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The Billingham Hadley Small review

The Hadley series is one of the most popular photo bags for rangefinder shooters. Almost every Leica shooter seems to own one of these bags in his or her photographic career. And for a reason: the Hadley is one of the most versatile bags you can buy. It is light, stylish, very sturdy, waterproof and easily accessible.

Very simple, yet so effective. A Hadley does what it is supposed to do.

Very simple, yet so effective. A Hadley does what it is supposed to do.

The Billingham Hadley Small is a typical day bag: big enough to carry one rangefinder camera with 4 lenses (or more) and some accessories. For me as a documentary wedding photographer, it is too small. But when I’m out for a day of shooting, it is just perfect. When walking around all day, I want to carry as little as possible. That means a single body and a few lenses. With the Hadley small there’s still enough space for a wallet, your phone, some batteries and even compact sweater or jacket in case the weather changes.

It is for a reason that the Hadley Small, L2 and the 2.8 series are popular among RF photographers…

I also have a Hadley Pro, but I don’t use that bag when I know I’ll be walking around all day. It’s too big and heavy for that if you pack it. The Pro is used for assignments and for workshops when I need to carry a few cameras and lenses for my students. It is for a reason that the Hadley Small, L2 and the 2.8 series are popular among RF photographers: they’re all small and light enough to carry all day. Make no mistake about that. Also, consider the fact that the Hadley small is so light because of its fabric. For example: the ONA Berlin II, which is just slightly bigger than the Hadley Small, is twice the weight of the Billy, because it’s made out of leather. It is a very pretty bag though, I really have to say.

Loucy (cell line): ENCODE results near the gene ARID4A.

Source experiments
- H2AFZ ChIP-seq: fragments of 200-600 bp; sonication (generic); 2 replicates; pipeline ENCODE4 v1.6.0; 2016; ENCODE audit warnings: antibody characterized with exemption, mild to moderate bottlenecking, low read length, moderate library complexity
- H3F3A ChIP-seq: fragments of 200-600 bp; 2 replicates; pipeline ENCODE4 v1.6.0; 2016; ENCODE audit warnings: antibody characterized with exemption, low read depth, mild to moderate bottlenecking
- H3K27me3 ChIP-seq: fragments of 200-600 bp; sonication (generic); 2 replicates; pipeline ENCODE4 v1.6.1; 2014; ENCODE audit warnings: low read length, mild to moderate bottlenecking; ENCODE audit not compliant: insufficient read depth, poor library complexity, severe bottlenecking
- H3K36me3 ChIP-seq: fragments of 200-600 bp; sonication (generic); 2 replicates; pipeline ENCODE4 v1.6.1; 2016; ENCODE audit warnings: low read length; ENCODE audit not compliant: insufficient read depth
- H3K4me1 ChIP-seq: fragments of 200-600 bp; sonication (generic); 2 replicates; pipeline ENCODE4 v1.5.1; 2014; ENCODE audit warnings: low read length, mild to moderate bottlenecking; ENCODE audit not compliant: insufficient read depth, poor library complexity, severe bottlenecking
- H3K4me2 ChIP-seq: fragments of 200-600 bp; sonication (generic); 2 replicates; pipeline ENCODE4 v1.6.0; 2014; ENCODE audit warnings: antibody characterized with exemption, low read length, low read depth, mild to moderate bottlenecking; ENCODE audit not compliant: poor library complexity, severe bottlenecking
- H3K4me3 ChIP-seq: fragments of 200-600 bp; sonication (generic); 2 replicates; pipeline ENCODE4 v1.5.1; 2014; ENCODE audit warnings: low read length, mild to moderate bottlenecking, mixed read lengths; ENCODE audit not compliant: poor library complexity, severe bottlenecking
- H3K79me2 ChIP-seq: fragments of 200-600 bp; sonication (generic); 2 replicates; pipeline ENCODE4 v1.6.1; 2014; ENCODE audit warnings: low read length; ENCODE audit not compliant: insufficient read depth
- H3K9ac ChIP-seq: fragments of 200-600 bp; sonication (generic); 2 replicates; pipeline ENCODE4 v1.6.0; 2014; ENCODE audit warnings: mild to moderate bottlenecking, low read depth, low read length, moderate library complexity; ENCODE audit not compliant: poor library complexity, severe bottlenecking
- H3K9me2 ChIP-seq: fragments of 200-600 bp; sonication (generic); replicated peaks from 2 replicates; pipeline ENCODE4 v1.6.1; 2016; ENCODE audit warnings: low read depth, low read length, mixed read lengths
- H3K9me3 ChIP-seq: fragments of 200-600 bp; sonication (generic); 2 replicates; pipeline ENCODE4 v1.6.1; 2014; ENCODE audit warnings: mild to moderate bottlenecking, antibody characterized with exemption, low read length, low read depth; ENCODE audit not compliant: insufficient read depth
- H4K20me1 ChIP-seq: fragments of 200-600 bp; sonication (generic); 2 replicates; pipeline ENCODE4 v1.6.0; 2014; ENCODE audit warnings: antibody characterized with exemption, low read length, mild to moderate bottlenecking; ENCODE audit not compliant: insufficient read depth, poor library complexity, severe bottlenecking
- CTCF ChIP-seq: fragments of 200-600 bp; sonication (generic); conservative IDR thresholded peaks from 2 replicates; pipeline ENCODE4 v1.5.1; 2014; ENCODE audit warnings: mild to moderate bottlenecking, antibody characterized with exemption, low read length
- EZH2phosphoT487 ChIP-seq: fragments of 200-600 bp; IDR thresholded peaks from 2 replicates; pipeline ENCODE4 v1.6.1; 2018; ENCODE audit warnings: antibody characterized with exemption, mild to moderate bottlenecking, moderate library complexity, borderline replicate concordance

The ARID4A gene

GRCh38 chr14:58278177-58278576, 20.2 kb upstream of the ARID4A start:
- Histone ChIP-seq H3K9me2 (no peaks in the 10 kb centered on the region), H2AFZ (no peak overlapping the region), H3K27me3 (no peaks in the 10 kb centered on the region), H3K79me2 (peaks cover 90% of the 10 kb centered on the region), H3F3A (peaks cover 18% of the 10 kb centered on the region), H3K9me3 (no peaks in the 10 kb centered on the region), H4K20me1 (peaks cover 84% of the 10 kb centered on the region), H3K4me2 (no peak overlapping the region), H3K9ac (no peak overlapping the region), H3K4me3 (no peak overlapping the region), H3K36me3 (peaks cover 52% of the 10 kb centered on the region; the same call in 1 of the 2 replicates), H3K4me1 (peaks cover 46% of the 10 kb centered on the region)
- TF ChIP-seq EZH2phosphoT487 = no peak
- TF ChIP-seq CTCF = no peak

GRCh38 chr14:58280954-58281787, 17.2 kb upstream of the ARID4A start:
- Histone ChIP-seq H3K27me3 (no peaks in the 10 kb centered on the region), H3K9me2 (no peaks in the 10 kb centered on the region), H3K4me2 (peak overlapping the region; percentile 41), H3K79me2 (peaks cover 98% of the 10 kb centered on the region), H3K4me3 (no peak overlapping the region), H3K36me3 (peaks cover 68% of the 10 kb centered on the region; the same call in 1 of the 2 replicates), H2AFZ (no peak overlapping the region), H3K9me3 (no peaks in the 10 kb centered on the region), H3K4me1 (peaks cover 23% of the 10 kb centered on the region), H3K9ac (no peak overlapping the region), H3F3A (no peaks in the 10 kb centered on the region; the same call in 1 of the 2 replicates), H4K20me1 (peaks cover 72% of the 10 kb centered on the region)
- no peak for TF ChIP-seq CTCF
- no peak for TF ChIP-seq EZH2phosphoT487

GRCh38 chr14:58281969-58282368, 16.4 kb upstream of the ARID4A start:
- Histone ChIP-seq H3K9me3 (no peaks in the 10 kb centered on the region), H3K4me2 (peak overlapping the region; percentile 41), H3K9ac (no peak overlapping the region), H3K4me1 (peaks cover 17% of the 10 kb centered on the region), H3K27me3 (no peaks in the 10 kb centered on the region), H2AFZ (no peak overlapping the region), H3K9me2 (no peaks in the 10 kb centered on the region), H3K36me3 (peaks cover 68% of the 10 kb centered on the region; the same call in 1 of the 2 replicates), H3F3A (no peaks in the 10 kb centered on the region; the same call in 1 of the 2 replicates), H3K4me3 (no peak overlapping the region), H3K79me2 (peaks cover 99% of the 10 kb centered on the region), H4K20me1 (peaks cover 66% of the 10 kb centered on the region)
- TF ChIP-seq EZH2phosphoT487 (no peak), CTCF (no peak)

Two front pockets and a camera insert. Place enough for a RF kit.

Two front pockets and a camera insert. Place enough for a RF kit.

 

The reason I keep coming back to Billingham camera bags is that they all do their job, without shouting what they’re doing. It may seem so trivial, but I can’t stand bags that need velcro for closing, or bags that need two hands to open it up. I don’t like the big zipper on the Artisan & Artist ACAM-1000 which is neither waterproof nor sturdy. Lowepro bags work in the outdoors, but I don’t like most of them in the streets. The ThinkTank Retrospective series may be the best alternative, but there’s still the velcro. ONA is another brand with silent closing system and I need to take a good look at these bags. Of all bags that I have had, Billingham has the best closing system.

Plenty room for a rangefinder and a couple of lenses, plus other stuff.

Plenty room for a rangefinder and a couple of lenses, plus other stuff.

Regular wear after intensive use for a couple of years.

Regular wear after intensive use for a couple of years.